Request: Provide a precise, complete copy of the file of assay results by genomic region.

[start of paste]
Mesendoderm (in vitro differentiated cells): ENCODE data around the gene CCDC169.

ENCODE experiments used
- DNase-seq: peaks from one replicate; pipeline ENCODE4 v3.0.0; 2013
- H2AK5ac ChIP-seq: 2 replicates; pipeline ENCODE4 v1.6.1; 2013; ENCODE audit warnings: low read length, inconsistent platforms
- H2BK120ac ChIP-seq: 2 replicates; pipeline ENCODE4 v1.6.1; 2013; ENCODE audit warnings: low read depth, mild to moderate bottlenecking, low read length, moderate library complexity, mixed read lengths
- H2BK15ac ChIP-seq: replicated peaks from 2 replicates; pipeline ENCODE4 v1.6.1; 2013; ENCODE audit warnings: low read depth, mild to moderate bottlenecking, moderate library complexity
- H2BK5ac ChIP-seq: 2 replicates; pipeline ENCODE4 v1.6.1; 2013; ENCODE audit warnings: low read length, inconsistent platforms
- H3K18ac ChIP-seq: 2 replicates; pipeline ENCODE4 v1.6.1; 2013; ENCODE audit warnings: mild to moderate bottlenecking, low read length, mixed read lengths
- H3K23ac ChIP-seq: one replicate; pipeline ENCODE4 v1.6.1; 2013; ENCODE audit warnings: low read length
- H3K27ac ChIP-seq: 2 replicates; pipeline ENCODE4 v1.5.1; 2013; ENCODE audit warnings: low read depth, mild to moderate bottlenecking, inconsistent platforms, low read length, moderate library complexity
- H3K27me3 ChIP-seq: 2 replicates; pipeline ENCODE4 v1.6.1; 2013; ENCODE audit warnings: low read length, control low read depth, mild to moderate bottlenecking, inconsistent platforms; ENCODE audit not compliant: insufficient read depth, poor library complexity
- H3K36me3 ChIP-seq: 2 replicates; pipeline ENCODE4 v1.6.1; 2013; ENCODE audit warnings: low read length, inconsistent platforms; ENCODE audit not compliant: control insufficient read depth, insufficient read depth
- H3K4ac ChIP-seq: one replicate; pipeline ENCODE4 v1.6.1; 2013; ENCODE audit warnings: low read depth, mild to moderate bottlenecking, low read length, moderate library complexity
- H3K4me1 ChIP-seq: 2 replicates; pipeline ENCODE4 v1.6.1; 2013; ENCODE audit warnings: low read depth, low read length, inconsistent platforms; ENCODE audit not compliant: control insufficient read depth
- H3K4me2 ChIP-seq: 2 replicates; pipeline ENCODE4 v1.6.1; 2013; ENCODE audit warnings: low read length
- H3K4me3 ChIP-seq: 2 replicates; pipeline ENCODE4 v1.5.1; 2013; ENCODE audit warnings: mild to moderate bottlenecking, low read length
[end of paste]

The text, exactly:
Mesendoderm (in vitro differentiated cells): ENCODE data around the gene CCDC169.

ENCODE experiments used
- DNase-seq: peaks from one replicate; pipeline ENCODE4 v3.0.0; 2013
- H2AK5ac ChIP-seq: 2 replicates; pipeline ENCODE4 v1.6.1; 2013; ENCODE audit warnings: low read length, inconsistent platforms
- H2BK120ac ChIP-seq: 2 replicates; pipeline ENCODE4 v1.6.1; 2013; ENCODE audit warnings: low read depth, mild to moderate bottlenecking, low read length, moderate library complexity, mixed read lengths
- H2BK15ac ChIP-seq: replicated peaks from 2 replicates; pipeline ENCODE4 v1.6.1; 2013; ENCODE audit warnings: low read depth, mild to moderate bottlenecking, moderate library complexity
- H2BK5ac ChIP-seq: 2 replicates; pipeline ENCODE4 v1.6.1; 2013; ENCODE audit warnings: low read length, inconsistent platforms
- H3K18ac ChIP-seq: 2 replicates; pipeline ENCODE4 v1.6.1; 2013; ENCODE audit warnings: mild to moderate bottlenecking, low read length, mixed read lengths
- H3K23ac ChIP-seq: one replicate; pipeline ENCODE4 v1.6.1; 2013; ENCODE audit warnings: low read length
- H3K27ac ChIP-seq: 2 replicates; pipeline ENCODE4 v1.5.1; 2013; ENCODE audit warnings: low read depth, mild to moderate bottlenecking, inconsistent platforms, low read length, moderate library complexity
- H3K27me3 ChIP-seq: 2 replicates; pipeline ENCODE4 v1.6.1; 2013; ENCODE audit warnings: low read length, control low read depth, mild to moderate bottlenecking, inconsistent platforms; ENCODE audit not compliant: insufficient read depth, poor library complexity
- H3K36me3 ChIP-seq: 2 replicates; pipeline ENCODE4 v1.6.1; 2013; ENCODE audit warnings: low read length, inconsistent platforms; ENCODE audit not compliant: control insufficient read depth, insufficient read depth
- H3K4ac ChIP-seq: one replicate; pipeline ENCODE4 v1.6.1; 2013; ENCODE audit warnings: low read depth, mild to moderate bottlenecking, low read length, moderate library complexity
- H3K4me1 ChIP-seq: 2 replicates; pipeline ENCODE4 v1.6.1; 2013; ENCODE audit warnings: low read depth, low read length, inconsistent platforms; ENCODE audit not compliant: control insufficient read depth
- H3K4me2 ChIP-seq: 2 replicates; pipeline ENCODE4 v1.6.1; 2013; ENCODE audit warnings: low read length
- H3K4me3 ChIP-seq: 2 replicates; pipeline ENCODE4 v1.5.1; 2013; ENCODE audit warnings: mild to moderate bottlenecking, low read length